Valentino Rossi has received high praise from the manufacturer with which he won a majority of his MotoGP titles, Yamaha, after announcing his retirement.
This year will be Rossi's last as a MotoGP rider marking the end of one of the greatest careers which the sport has ever seen.
The Italian has accumulated a total of nine world championships, including seven in the premier class, and four of those came on motorcycles produced by Yamaha.
Rossi remains directly contracted to the Iwata marque this season despite his move from the factory team to SRT, and had always been promised full factory support had he opted to race again in 2021.
Statistically, he is the greatest Yamaha rider ever, and his 2004 title, in his first year with the manufacturer, was also its first in a dozen years.
Yamaha Factory Racing managing director Lin Jarvis said that Rossi had a transformational effect on the operation.
“First of all, I would like to thank Valentino sincerely, on behalf of Yamaha Motor Racing, for the special partnership between him and Yamaha,” said Jarvis.
“We were privileged to be key players in a legendary Grand Prix era, with Valentino fortifying Yamaha‘s rider line-up for 16 – still ongoing – seasons.
“The now iconic partnership between Yamaha and Rossi started almost like a fairytale. Rossi won that incredible race at Welkom in 2004, his first GP with Yamaha.
“His arrival at Yamaha was the catalyst that completely changed our MotoGP racing programme, and he gave us the confidence to regain our challenging spirit and once again become MotoGP World Champions.
“Since 2004 we have completed to date 264 races, together we secured 56 wins, 46 second places, 40 third places, and we won four MotoGP World Championship titles in 2004, 2005, 2008, and 2009 respectively.
“Valentino is a living legend whose successes and personal flair contributed to Yamaha‘s legacy and heritage in abundance.
“Also, during more difficult periods, his positive mindset would be a boost to those around him, and he was always ready to go the extra mile for a good result.
“It‘s thanks to his never-failing passion for MotoGP that we can proudly look back on soon-to-be 16 fantastic seasons together.”
Yamaha Motor Co. president/CEO Yoshihiro Hidaka also paid tribute to their superstar.
“First and foremost, I would like to take this opportunity to express my gratitude to Valentino for the great partnership we enjoyed with him,” said Hidaka.
“He will be deeply missed on track, inside the paddock, and behind the scenes at Yamaha, but we fully respect his decision.
“At Yamaha we take great pride in the Grand Prix motorcycle racing legacy that we have created together. The 16 years we will have spent as partners were filled with epic battles on track and wins.
“At Yamaha we always strive to give our fans and customers the feeling of Kando*. In a way, Valentino‘s entire career at Yamaha embodies this quest for the deep satisfaction and intense excitement that we experience when we encounter something of exceptional value.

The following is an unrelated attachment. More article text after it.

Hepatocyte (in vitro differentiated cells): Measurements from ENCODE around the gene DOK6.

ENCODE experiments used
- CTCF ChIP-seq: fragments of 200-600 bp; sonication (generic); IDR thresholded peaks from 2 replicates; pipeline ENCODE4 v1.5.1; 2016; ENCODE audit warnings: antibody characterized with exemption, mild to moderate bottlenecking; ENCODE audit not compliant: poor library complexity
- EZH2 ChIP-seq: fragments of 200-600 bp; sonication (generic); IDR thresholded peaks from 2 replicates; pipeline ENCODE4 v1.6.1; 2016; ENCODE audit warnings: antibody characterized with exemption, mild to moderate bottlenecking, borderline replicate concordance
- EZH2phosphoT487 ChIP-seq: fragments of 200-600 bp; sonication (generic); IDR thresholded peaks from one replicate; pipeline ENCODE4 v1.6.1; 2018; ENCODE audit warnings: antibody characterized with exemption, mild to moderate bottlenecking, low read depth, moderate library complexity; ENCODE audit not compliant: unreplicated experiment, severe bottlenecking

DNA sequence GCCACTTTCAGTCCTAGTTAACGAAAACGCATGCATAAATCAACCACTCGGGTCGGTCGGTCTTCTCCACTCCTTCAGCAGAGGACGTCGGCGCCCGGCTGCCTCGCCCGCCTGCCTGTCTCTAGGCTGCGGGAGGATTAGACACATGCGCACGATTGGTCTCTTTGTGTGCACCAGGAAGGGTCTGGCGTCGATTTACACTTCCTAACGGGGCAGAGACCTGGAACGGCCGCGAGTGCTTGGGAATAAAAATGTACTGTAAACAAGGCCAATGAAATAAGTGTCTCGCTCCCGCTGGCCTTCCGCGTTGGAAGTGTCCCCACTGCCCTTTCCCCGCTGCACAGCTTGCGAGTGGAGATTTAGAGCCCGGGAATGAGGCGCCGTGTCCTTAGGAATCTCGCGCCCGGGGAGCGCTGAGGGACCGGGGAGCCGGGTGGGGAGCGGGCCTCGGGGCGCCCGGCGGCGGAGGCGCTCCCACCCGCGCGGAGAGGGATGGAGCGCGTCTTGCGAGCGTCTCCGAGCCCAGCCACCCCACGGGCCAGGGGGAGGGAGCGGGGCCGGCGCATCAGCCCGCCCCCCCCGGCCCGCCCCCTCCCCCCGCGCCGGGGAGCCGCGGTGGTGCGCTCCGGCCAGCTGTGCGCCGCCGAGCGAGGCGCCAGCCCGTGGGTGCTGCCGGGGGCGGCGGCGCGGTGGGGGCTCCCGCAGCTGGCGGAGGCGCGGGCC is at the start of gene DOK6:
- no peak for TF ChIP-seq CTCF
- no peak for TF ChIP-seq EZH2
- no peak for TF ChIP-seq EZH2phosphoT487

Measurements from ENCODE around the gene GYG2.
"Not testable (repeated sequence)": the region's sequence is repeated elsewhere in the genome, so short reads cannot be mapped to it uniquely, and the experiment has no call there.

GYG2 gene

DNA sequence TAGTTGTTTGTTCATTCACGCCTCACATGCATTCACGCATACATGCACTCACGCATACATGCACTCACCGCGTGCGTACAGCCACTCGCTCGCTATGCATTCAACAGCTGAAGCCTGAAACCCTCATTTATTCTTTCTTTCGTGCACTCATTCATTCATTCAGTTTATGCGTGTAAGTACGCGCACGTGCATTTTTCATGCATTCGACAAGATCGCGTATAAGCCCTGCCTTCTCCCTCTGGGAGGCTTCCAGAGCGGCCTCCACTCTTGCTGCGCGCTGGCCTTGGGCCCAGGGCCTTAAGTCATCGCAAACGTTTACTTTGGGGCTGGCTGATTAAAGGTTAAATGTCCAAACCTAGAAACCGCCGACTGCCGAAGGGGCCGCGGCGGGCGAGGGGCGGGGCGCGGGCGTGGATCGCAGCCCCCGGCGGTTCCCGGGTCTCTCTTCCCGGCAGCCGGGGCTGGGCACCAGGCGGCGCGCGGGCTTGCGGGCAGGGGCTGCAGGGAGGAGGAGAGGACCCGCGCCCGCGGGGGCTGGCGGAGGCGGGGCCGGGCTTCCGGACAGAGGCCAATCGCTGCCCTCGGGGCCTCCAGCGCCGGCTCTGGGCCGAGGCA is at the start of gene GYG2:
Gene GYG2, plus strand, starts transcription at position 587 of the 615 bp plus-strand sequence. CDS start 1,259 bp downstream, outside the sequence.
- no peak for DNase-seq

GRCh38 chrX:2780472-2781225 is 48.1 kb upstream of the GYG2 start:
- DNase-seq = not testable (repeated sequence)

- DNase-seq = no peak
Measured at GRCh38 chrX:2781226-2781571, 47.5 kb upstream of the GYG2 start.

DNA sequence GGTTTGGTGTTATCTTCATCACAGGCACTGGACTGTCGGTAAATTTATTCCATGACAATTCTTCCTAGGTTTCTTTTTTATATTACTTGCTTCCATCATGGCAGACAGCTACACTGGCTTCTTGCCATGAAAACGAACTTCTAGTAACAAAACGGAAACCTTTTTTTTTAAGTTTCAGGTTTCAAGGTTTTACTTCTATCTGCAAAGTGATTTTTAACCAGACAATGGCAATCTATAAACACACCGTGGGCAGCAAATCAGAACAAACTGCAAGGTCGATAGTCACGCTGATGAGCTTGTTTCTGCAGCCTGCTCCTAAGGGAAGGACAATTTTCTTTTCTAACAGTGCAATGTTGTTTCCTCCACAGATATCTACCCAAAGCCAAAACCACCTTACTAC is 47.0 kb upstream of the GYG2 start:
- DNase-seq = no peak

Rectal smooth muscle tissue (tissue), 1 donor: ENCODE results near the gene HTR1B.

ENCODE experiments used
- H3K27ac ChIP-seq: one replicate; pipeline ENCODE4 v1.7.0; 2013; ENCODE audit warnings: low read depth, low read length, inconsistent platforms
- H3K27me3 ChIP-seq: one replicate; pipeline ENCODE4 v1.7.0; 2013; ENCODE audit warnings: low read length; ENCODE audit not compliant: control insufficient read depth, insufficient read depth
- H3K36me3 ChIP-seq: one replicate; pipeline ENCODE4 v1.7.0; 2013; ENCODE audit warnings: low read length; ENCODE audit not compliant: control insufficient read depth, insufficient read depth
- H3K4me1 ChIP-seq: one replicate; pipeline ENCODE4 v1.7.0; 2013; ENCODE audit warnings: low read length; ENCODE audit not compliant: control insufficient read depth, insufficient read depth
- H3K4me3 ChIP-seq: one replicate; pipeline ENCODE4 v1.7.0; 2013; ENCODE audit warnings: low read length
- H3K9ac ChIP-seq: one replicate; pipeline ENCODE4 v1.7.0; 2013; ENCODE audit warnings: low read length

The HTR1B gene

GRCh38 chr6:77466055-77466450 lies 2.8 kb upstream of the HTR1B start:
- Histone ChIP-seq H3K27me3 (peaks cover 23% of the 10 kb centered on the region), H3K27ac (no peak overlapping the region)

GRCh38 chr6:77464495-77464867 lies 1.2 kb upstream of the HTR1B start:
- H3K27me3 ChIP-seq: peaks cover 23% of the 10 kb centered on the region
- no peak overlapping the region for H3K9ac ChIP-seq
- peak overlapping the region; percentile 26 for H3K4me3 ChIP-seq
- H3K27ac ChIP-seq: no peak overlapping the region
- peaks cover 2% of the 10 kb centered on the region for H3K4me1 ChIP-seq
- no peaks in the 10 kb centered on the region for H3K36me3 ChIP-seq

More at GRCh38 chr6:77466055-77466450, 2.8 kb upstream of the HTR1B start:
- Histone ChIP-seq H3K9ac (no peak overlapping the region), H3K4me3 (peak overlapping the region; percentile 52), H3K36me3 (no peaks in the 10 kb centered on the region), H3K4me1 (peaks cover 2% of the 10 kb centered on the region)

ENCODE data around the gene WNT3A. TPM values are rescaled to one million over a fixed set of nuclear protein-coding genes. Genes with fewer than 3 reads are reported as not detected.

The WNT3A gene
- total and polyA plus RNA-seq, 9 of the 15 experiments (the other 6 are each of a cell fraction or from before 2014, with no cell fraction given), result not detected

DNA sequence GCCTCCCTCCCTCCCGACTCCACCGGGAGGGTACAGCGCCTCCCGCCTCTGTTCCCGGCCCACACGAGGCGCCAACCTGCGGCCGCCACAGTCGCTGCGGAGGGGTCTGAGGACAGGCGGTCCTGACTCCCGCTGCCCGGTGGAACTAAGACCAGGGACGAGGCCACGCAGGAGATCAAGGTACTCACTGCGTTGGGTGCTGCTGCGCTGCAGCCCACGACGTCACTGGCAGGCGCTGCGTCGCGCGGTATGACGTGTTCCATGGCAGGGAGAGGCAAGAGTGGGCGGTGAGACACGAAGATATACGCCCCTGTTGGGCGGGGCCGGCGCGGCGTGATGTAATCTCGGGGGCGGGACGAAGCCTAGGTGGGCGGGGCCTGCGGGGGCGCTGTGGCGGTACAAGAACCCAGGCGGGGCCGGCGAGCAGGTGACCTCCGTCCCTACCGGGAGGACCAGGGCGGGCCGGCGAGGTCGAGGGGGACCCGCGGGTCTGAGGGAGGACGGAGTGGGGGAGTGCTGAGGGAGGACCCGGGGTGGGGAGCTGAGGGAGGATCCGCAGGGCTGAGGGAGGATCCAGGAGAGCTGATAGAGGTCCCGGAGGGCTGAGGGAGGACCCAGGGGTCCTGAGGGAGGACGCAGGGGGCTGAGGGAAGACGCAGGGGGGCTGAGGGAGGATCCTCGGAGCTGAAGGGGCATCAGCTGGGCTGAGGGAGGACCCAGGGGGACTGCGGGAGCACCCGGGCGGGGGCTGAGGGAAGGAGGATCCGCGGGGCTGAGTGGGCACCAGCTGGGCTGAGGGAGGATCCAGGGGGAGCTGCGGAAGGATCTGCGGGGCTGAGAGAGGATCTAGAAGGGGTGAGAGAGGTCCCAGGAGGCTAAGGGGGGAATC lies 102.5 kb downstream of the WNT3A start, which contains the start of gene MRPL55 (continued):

“We are all very pleased that Valentino has decided to remain a Yamaha rider until the end of his MotoGP racing career and beyond.
“There are too many great moments between Yamaha and Valentino to pick one as a favourite. There were also challenges throughout the years, but the trust between us never wavered and even strengthened our partnership through the years.
“Valentino‘s achievements were made both on and off the track, and they make up a large and important part of Yamaha‘s racing heritage.
“We thank him for his incredible efforts, unequalled skills, and never-failing passion and optimism.
“We are proud to have been a part of his unique success story. We will forever cherish the precious memories we made together and hope to keep adding to them with him as a Yamaha brand ambassador.”
Jarvis believes that Rossi's charisma will also be missed, but noted that, after the disruption of the COVID-19 pandemic, some fans will get to share in the farewell.
“We all knew that eventually the moment would come that Valentino's illustrious Grand Prix racing career would come to an end,” he added.
“His unparalleled skills and warm charisma will definitely be greatly missed by the fans, the media, the MotoGP paddock, and the entire Yamaha staff.
“But before he finally hangs up his leathers, we have nine more opportunities to enjoy and savour his appearances at the remaining Grand Prix races of the 2021 season.
“In that respect it is very fitting that we will see the return of racing fans and spectators at many of the coming races.
“So let us all enjoy the next GPs and then we‘ll get the chance to say a proper thank you to Valentino at the end of the Valencia GP weekend in November.”
Rossi has ridden for three manufacturers in MotoGP, claiming his first three premier class world championships in his four years with Honda.
A two-year period away from Yamaha at Ducati, in 2011 and 2012, was far less fruitful, but his VR46 team has signed with the Bologna marque to run Desmosedicis when it joins the MotoGP grid.
The beginning of the end for Rossi as a rider is the Michelin Grand Prix of Styria, for which Free Practice 1 starts on Friday evening (AEST) at the Red Bull Ring.
* A Japanese word for the simultaneous feelings of deep satisfaction and intense excitement that one experiences when encountering something of exceptional value.